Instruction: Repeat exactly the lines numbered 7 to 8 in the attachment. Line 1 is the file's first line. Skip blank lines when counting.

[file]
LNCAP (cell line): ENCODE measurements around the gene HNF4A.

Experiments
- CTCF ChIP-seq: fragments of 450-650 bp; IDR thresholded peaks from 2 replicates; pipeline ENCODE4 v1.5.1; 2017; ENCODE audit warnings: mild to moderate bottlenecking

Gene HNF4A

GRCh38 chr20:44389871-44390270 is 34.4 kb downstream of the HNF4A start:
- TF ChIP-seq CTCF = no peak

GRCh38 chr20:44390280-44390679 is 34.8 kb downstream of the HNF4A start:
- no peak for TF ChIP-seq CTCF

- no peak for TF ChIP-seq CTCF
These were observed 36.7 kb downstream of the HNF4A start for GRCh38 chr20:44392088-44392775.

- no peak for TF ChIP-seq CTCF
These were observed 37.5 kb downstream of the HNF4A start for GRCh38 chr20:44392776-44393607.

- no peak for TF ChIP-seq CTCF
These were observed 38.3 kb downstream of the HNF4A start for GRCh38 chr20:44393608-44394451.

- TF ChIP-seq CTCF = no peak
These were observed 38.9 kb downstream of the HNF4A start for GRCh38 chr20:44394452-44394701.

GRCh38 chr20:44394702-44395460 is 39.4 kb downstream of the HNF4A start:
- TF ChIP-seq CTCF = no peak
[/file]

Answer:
GRCh38 chr20:44390280-44390679 is 34.8 kb downstream of the HNF4A start:
- no peak for TF ChIP-seq CTCF